Geocaching

A travelblog? And then an entry about geocaching? A big ‘yes’ – because this modern version of treasure hunting requires to get up and travel around, looking for clues and treasures!

 

 

 

I heard about geocaching before, but it was due to friends that we left the house one day and tried to find some hidden secrets near our place.

First of all:
what is geocaching?

It basically is a modern way of treasure hunting.

The Geocaches or just Caches are hidden things – sometimes these are bigger boxes with real treasures in them. Some have DVD’s, or even money on them. Others are smaller and have nothing more in them than a piece of paper where you can sign when you found it and who you are. The spot where these Caches are hidden can be found via geographical coordinates which are written down online.

Once found, the finder writes down their names + date, which can also be added online as well. The treasure is then put back to where you found it and you walk on.

At first it may sound boring, finding boxes hidden somewhere with sometimes nothing else but the gain of having found something. But exactly that is what makes it so interesting. To read the tips given online and checking out the coordinates to find a hidden treasure. The search is often real fun and sometimes the treasures are even hidden in a city where you need to be careful that no one spots the treasure. It’s exciting!

The term ‘geocaching’ was suggested in 2000 and a bit later that year geocaching.com was up.

Caches?

Everyone can start with this hobby when they want and as long they want. I formed a group together with two friends and we sometimes check if they’re a Cache near the place we are right now. Sometimes we spot some and try to find them.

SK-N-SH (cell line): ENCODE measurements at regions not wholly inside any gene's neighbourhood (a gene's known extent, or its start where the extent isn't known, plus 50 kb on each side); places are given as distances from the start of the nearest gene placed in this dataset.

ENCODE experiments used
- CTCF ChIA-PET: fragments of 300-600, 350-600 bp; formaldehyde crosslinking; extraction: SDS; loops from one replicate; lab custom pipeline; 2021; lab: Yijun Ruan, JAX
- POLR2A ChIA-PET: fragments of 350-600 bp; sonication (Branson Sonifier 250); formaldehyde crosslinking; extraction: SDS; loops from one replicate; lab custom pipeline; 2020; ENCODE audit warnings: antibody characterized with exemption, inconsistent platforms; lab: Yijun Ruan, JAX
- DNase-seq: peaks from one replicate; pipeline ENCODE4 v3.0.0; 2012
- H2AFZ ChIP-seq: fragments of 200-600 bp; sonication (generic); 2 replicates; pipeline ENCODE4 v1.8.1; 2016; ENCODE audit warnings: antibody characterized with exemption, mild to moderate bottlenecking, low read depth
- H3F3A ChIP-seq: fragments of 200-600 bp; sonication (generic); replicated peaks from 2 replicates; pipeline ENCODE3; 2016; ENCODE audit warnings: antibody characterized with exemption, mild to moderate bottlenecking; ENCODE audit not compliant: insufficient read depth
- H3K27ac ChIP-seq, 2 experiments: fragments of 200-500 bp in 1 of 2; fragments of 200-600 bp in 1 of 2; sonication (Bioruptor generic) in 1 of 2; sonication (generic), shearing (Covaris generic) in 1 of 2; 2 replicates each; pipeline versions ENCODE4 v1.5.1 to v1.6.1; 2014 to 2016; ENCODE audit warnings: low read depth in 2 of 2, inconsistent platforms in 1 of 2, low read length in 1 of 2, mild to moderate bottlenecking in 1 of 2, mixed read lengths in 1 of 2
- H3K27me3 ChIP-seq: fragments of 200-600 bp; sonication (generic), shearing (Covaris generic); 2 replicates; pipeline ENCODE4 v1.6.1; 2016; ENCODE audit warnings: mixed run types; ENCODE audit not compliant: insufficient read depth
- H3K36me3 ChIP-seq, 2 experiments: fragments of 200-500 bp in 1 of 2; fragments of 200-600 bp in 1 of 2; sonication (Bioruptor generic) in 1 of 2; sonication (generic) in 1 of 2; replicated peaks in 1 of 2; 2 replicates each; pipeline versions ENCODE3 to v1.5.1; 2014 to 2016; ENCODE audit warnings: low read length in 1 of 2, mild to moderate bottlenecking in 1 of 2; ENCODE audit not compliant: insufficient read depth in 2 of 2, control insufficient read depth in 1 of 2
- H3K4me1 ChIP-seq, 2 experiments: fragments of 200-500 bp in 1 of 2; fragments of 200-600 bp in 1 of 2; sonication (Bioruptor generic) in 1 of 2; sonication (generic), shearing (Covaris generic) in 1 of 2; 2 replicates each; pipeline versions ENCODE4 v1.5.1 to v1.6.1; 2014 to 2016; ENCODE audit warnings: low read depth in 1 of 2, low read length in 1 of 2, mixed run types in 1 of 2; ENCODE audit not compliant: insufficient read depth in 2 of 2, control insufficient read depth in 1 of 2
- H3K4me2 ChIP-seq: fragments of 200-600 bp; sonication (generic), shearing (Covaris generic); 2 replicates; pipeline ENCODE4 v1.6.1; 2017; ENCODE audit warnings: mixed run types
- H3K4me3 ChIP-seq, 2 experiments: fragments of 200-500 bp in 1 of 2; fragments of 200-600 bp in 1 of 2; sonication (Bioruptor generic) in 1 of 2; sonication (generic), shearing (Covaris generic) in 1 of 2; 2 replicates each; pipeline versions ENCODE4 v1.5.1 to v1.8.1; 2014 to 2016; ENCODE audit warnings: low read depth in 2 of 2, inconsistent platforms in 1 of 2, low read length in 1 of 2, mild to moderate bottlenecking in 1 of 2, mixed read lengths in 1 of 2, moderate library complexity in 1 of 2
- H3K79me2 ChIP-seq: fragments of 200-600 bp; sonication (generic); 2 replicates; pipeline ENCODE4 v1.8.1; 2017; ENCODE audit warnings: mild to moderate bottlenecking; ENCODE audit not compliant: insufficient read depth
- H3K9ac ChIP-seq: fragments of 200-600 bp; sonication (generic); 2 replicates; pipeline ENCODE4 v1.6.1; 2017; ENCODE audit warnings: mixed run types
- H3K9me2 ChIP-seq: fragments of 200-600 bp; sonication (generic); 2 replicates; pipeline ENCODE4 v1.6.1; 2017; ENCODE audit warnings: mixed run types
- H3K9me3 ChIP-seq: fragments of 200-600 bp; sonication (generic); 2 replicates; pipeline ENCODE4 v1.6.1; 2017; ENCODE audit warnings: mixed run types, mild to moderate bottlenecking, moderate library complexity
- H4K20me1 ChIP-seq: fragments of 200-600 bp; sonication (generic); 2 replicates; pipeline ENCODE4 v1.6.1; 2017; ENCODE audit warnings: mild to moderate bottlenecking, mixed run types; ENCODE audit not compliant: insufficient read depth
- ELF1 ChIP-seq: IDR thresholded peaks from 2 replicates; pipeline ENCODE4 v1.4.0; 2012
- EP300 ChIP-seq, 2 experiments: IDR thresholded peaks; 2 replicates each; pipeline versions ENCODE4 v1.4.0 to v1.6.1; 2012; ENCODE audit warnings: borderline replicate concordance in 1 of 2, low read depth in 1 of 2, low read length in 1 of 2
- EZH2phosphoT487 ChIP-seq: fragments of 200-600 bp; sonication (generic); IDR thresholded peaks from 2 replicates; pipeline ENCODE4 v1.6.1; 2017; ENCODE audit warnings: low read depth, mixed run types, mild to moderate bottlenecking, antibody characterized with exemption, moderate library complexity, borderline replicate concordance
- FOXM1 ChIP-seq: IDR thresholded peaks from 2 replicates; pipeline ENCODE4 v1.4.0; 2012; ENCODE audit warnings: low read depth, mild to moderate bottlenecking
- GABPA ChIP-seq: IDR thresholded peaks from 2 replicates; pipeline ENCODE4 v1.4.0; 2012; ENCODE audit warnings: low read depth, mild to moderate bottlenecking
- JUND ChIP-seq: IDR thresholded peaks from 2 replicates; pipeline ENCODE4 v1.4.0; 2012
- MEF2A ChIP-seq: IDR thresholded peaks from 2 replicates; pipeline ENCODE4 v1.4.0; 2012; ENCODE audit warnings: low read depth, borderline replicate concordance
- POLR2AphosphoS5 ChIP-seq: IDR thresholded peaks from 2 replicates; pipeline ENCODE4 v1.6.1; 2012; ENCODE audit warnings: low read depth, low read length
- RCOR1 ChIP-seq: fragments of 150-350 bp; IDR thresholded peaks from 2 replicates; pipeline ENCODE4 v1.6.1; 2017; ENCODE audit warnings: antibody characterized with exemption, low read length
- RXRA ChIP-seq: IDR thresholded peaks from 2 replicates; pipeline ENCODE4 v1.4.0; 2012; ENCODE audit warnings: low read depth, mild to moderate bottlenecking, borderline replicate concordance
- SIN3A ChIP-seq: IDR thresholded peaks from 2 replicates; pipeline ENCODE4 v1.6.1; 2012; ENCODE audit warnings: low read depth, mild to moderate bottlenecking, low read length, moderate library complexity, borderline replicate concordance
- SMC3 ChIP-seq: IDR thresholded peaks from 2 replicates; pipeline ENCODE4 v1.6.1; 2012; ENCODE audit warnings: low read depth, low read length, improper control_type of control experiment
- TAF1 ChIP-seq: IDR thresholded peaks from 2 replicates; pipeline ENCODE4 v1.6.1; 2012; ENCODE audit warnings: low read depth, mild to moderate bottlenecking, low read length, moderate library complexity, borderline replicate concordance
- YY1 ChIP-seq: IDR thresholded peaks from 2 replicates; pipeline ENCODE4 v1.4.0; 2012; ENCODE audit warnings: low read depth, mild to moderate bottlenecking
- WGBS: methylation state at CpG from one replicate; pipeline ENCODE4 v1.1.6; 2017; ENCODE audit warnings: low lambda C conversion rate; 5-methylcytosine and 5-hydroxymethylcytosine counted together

All in all there are various kind of Caches. Some give the coordinates and that’s it. For other’s you have to solve a riddle to find them. The box can be different as well, there are nanos, which are usually under 1cm in diameter and only carry a logbook where you can write your name and date in. Micros or Minis consist of a small box, usually carrying paper and pens. Small ones offer a bit of space for little things apart from the logbook. Regulars or Mediums are considerably bigger sometimes and last but not least there are the large ones which can even carry such things as DVD’s.

Trackables?

Apart from the usual objects which can be found in these boxes (stones, marbles, little figures), there are also other objects which are called Trackables. These are carried from cache to cache and the users usually want them to be carried around as far as possible.

Travel-Bugs are one option and were the first kind of trackables. They are the most commonly used option and look similar to dog tags. There is a number on that travel bug which can be signed in online when you write down that you found the cache. Usually the finder does write down that they took whatever trackable out of the cache so that the owner and others know that it’s no longer inside.

Geocoins are another option, but they are also sometimes more or less trophies which are kept by the owners and can be seen by other geocachers during events.

There are other versions of trackables, as the trackables from geocaching.com have to be paid.

What kind of variations exist?

The traditional geocache is the most common, where you just find the coordinates and hints online and look for the spot. There is the Multi-cache which consists of various spots and every cache gives a hint to the next one. Mystery-Caches are secrets which need to be solved right there or beforehand, and some of them are really tricky. And there are also Virtual Caches which don’t have logbooks or boxes – it’s questioned if these caches are considered geocaches at all. EarthCaches sometimes lead the curious to geologically interesting spots. There are a couple more and if you’re interested check out the homepage!

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Happy treasure hunting!

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